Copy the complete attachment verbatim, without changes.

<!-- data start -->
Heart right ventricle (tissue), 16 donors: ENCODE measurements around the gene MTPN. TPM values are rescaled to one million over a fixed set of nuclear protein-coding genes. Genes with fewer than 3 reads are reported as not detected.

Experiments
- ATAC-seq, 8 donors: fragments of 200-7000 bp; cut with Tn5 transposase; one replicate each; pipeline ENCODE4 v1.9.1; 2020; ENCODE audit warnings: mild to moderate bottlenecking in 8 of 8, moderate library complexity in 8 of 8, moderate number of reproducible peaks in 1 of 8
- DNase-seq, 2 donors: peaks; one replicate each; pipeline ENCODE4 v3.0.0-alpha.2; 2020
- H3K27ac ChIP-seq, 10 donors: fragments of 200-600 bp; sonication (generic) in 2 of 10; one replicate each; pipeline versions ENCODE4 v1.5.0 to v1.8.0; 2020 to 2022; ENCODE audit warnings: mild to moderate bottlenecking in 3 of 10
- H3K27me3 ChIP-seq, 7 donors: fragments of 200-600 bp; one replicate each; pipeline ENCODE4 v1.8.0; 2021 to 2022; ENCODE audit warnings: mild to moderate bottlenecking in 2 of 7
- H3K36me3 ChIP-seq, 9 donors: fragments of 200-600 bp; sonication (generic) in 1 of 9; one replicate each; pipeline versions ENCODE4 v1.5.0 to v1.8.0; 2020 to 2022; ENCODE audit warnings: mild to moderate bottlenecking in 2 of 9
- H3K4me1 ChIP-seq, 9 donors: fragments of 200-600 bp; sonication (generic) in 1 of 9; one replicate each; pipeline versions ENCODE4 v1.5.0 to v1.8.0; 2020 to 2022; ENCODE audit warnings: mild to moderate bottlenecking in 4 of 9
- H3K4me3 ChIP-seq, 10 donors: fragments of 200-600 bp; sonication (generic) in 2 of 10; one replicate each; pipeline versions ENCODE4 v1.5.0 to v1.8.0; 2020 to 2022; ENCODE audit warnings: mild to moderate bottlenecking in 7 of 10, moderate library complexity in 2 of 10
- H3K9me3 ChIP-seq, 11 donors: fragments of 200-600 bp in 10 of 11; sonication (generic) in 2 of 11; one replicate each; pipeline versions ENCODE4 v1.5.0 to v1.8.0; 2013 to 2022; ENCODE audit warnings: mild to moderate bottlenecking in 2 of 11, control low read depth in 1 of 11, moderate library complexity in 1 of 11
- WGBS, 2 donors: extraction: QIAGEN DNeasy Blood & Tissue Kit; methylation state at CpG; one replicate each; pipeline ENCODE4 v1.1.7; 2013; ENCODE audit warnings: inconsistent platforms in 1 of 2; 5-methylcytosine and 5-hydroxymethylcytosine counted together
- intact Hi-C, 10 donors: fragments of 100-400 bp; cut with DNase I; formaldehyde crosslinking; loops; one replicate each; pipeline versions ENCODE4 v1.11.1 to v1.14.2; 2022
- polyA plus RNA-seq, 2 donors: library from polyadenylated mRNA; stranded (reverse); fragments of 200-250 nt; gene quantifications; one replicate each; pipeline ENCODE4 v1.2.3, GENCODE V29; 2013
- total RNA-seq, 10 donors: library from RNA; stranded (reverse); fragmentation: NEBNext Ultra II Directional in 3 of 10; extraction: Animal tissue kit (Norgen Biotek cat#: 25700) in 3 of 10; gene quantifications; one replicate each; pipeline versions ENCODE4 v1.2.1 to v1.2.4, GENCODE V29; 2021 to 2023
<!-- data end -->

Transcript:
Heart right ventricle (tissue), 16 donors: ENCODE measurements around the gene MTPN. TPM values are rescaled to one million over a fixed set of nuclear protein-coding genes. Genes with fewer than 3 reads are reported as not detected.

Experiments
- ATAC-seq, 8 donors: fragments of 200-7000 bp; cut with Tn5 transposase; one replicate each; pipeline ENCODE4 v1.9.1; 2020; ENCODE audit warnings: mild to moderate bottlenecking in 8 of 8, moderate library complexity in 8 of 8, moderate number of reproducible peaks in 1 of 8
- DNase-seq, 2 donors: peaks; one replicate each; pipeline ENCODE4 v3.0.0-alpha.2; 2020
- H3K27ac ChIP-seq, 10 donors: fragments of 200-600 bp; sonication (generic) in 2 of 10; one replicate each; pipeline versions ENCODE4 v1.5.0 to v1.8.0; 2020 to 2022; ENCODE audit warnings: mild to moderate bottlenecking in 3 of 10
- H3K27me3 ChIP-seq, 7 donors: fragments of 200-600 bp; one replicate each; pipeline ENCODE4 v1.8.0; 2021 to 2022; ENCODE audit warnings: mild to moderate bottlenecking in 2 of 7
- H3K36me3 ChIP-seq, 9 donors: fragments of 200-600 bp; sonication (generic) in 1 of 9; one replicate each; pipeline versions ENCODE4 v1.5.0 to v1.8.0; 2020 to 2022; ENCODE audit warnings: mild to moderate bottlenecking in 2 of 9
- H3K4me1 ChIP-seq, 9 donors: fragments of 200-600 bp; sonication (generic) in 1 of 9; one replicate each; pipeline versions ENCODE4 v1.5.0 to v1.8.0; 2020 to 2022; ENCODE audit warnings: mild to moderate bottlenecking in 4 of 9
- H3K4me3 ChIP-seq, 10 donors: fragments of 200-600 bp; sonication (generic) in 2 of 10; one replicate each; pipeline versions ENCODE4 v1.5.0 to v1.8.0; 2020 to 2022; ENCODE audit warnings: mild to moderate bottlenecking in 7 of 10, moderate library complexity in 2 of 10
- H3K9me3 ChIP-seq, 11 donors: fragments of 200-600 bp in 10 of 11; sonication (generic) in 2 of 11; one replicate each; pipeline versions ENCODE4 v1.5.0 to v1.8.0; 2013 to 2022; ENCODE audit warnings: mild to moderate bottlenecking in 2 of 11, control low read depth in 1 of 11, moderate library complexity in 1 of 11
- WGBS, 2 donors: extraction: QIAGEN DNeasy Blood & Tissue Kit; methylation state at CpG; one replicate each; pipeline ENCODE4 v1.1.7; 2013; ENCODE audit warnings: inconsistent platforms in 1 of 2; 5-methylcytosine and 5-hydroxymethylcytosine counted together
- intact Hi-C, 10 donors: fragments of 100-400 bp; cut with DNase I; formaldehyde crosslinking; loops; one replicate each; pipeline versions ENCODE4 v1.11.1 to v1.14.2; 2022
- polyA plus RNA-seq, 2 donors: library from polyadenylated mRNA; stranded (reverse); fragments of 200-250 nt; gene quantifications; one replicate each; pipeline ENCODE4 v1.2.3, GENCODE V29; 2013
- total RNA-seq, 10 donors: library from RNA; stranded (reverse); fragmentation: NEBNext Ultra II Directional in 3 of 10; extraction: Animal tissue kit (Norgen Biotek cat#: 25700) in 3 of 10; gene quantifications; one replicate each; pipeline versions ENCODE4 v1.2.1 to v1.2.4, GENCODE V29; 2021 to 2023